It’s probably only appropriate that I was listening to Fema Kuti, musician and son of Afrobeat founder and political activist Fela Kuti who sought to use music to hold governments accountable, when I came across an announcement for who will be the NU Board of Regents Chairman for 2020.
Jim Pillen, District 3 representative and former vice chairman of the Board, was recently elected to the position of chair. His accomplishments in the community are boasted by the university, holding volunteer roles with the Columbus Family YMCA, Columbus Area Chamber of Commerce, Archdiocese Ignite the Faith campaign, TeamMates mentoring program, and the Columbus Community Hospital.
He serves on other boards, including for Nebraska Medicine, TeamMates Mentoring Foundation, Nebraska Chamber of Commerce and Industry, and the Aksarben Foundation.
Other organizations he is a member of include Amherst Public School Board and the Nebraska Youth Institute. He has even been honored as Farmer of the Year by the Kearney Kiwanis club.
While those showcase Pillen as a community steward, what caught my attention is his role as an agri-businessman. Pillen, in 1993, created Pillen Family Farms, which produces enough pork to feed the needs of 9 million people annually.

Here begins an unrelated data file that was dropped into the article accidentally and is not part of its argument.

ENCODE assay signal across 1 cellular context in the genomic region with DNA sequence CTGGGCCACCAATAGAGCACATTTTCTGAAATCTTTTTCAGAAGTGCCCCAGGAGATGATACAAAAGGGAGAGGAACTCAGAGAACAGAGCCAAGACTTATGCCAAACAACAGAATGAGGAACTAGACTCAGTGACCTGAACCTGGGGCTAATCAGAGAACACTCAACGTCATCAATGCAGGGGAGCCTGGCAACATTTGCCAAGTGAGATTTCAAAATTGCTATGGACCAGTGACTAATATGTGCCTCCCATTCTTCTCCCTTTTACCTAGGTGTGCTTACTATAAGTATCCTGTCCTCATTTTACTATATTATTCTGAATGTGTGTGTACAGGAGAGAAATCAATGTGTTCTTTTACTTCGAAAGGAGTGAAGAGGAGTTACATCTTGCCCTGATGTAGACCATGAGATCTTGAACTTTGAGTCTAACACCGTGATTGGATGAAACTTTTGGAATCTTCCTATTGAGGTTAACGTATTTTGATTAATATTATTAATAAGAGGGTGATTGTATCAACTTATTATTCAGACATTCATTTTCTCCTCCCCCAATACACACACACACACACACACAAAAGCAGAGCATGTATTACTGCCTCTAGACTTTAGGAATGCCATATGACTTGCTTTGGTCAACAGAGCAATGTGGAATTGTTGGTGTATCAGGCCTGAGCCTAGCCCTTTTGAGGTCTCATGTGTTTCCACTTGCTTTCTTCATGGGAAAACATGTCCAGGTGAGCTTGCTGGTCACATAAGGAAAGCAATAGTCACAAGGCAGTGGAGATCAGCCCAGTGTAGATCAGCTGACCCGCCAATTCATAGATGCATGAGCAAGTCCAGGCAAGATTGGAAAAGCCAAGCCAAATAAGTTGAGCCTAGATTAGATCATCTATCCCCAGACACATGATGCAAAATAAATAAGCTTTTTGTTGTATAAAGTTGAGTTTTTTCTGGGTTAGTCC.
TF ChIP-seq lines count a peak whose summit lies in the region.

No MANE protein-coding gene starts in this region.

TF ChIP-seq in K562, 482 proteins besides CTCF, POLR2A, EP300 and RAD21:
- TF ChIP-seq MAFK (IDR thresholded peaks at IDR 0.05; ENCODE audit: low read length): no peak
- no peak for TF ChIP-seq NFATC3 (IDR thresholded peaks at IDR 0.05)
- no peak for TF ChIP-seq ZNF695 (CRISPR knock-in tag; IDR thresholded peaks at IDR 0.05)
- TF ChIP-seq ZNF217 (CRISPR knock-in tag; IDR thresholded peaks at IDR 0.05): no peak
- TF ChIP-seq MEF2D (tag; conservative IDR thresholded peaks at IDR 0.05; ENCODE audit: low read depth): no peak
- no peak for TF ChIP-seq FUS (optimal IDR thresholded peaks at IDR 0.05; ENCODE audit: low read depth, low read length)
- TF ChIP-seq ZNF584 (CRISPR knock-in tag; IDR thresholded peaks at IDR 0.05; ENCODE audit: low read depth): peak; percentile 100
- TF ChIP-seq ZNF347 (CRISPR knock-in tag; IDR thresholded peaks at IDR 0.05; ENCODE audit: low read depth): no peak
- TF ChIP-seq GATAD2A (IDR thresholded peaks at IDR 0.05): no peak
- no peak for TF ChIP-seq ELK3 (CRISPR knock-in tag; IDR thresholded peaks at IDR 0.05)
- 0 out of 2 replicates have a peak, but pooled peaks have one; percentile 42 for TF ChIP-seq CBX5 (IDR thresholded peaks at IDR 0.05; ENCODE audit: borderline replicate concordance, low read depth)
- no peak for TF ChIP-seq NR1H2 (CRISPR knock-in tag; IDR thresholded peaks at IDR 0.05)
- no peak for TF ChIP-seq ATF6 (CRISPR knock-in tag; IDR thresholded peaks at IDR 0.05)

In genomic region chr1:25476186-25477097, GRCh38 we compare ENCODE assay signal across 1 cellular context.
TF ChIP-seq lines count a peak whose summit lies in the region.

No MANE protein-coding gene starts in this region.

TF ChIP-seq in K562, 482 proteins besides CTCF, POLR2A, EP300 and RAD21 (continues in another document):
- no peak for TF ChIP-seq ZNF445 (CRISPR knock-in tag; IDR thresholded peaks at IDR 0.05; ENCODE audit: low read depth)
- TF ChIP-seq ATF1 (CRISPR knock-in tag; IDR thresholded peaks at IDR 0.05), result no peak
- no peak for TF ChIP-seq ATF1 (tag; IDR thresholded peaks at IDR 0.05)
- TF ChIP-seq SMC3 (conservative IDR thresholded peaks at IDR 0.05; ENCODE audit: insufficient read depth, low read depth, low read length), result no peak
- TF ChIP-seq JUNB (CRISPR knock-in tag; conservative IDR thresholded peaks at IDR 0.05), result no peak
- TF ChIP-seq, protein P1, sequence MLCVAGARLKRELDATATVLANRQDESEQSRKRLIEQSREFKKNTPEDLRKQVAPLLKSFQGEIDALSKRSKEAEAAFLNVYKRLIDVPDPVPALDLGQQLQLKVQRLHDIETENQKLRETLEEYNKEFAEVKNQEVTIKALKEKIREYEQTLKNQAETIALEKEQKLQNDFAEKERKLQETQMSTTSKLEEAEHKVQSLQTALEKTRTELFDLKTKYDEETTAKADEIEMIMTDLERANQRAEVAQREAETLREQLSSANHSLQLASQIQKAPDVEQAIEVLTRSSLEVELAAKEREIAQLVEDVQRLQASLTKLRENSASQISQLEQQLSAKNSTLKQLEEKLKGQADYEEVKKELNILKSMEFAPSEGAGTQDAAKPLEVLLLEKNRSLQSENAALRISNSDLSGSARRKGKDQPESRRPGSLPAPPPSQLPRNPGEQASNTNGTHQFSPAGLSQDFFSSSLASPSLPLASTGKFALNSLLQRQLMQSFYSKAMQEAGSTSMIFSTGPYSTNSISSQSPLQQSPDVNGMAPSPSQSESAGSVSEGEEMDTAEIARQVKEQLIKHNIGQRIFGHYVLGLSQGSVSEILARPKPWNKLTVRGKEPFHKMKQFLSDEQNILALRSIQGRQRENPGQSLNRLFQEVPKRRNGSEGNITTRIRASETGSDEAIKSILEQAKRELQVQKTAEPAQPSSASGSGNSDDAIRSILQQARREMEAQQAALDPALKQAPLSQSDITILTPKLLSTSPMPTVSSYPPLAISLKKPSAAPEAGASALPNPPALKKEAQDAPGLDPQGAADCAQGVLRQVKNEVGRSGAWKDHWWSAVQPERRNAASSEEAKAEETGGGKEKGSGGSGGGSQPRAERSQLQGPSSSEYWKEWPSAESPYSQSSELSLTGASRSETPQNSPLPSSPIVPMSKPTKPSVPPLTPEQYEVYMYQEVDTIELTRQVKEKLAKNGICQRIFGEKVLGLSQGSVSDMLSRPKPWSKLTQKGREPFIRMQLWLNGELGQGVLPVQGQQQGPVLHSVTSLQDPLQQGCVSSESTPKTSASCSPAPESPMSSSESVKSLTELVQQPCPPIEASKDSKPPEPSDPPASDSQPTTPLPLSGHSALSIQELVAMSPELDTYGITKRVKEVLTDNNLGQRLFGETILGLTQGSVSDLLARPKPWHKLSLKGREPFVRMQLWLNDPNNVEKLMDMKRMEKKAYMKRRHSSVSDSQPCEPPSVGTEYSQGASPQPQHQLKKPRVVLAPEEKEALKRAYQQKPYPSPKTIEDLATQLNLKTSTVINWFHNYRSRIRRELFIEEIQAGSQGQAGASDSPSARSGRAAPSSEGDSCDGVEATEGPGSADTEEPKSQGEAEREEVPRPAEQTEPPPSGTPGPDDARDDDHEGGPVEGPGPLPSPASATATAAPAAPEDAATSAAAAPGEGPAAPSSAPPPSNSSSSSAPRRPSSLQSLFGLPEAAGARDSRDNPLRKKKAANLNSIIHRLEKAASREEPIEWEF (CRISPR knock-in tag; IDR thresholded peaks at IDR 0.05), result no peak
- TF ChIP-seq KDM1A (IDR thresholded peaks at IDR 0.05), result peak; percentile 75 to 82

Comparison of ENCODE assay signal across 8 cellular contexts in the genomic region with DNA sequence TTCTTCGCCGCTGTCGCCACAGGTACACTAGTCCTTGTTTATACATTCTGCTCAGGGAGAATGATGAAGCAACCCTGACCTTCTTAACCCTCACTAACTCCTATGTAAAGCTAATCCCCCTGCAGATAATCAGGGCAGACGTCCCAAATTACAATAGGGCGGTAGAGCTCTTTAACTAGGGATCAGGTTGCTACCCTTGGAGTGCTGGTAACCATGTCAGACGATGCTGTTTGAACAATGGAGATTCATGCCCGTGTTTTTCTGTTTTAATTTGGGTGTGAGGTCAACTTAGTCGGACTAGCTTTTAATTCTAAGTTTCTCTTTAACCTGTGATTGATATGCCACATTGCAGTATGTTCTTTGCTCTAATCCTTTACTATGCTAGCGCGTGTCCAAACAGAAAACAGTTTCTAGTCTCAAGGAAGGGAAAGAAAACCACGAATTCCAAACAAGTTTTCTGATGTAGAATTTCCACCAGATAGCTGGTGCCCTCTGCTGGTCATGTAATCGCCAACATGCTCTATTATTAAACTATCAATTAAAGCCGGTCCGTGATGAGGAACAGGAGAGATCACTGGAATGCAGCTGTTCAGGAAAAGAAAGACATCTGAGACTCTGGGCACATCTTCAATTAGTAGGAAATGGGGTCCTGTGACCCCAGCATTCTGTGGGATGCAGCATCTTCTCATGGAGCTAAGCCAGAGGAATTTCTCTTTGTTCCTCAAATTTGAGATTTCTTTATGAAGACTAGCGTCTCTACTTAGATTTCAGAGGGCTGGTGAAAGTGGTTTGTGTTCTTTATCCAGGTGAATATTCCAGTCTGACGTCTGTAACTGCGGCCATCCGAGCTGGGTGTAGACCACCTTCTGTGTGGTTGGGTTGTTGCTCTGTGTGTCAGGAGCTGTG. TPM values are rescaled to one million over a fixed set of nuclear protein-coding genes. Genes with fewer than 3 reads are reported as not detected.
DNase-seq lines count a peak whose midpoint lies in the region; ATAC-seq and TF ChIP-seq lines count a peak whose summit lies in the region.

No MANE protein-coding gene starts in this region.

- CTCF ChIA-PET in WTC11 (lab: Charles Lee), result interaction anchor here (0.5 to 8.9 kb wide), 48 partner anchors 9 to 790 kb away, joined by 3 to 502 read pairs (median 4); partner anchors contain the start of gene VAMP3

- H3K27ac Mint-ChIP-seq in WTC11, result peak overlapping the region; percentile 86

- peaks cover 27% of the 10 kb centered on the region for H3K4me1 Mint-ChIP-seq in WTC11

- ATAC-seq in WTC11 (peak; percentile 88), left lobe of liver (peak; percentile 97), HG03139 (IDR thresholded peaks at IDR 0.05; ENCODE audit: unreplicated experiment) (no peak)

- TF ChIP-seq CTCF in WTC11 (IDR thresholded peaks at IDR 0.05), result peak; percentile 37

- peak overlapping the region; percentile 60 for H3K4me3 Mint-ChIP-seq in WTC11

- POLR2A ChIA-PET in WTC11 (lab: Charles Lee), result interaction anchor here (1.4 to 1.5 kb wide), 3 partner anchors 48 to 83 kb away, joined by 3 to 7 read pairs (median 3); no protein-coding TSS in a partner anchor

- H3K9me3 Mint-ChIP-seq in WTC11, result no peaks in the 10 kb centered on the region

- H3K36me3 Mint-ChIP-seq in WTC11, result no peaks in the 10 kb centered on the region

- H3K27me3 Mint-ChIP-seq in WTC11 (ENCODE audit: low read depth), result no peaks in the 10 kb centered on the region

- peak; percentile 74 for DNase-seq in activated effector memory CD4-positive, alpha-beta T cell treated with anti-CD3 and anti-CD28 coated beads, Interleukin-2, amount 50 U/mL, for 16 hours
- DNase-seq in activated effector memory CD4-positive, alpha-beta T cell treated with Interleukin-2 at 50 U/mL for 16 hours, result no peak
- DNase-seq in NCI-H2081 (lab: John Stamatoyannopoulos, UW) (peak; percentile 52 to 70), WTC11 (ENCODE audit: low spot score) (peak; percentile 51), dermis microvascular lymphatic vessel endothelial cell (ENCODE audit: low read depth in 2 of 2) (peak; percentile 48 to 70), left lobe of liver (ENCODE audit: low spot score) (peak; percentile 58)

For the past two years, I have been researching the effects on local water bodies by Concentrated Animal Feeding Operations (CAFOs) in Nebraska, specifically in regards to the Costco poultry processing plant that is being built just west of Omaha in Fremont. CAFOs are the largest category of livestock operations.
The U.S. EPA classifies swine CAFOs as small, medium, or large. According to Pillen’s company website, in 1994 he opened up his first farm holding over 5,000 sows (adult female pigs), exceeding the 2,500 count that the U.S. EPA classifies as large. As of 2005, his operations oversaw 55,000 sows with their young, and there is no indication that they haven’t grown further. That his company last year topped 1,000 employees for the first time is evidence to the contrary.
These operations are not sustainable, and result in horrific degradation of waterways, not to mention the cruelty toward animals they are renowned for as explained by Lincoln author Ted Genoways in his book “The Chain.”
Universities should be places where facts and inquisitiveness reign, and where agendas should not be driven by those with conflicts of interest in a primary field of research occurring within the university system.
As we move into 2020, and environmental issues such as climate change and clean water remain at the forefront of public consciousness, and when our university seeks to embody sustainable initiatives, I urge my fellow students to ask themselves if they truly know who is leading that direction, and what the implications might be for their educations and the future opportunities they are being prepared for when people like Pillen oversee it.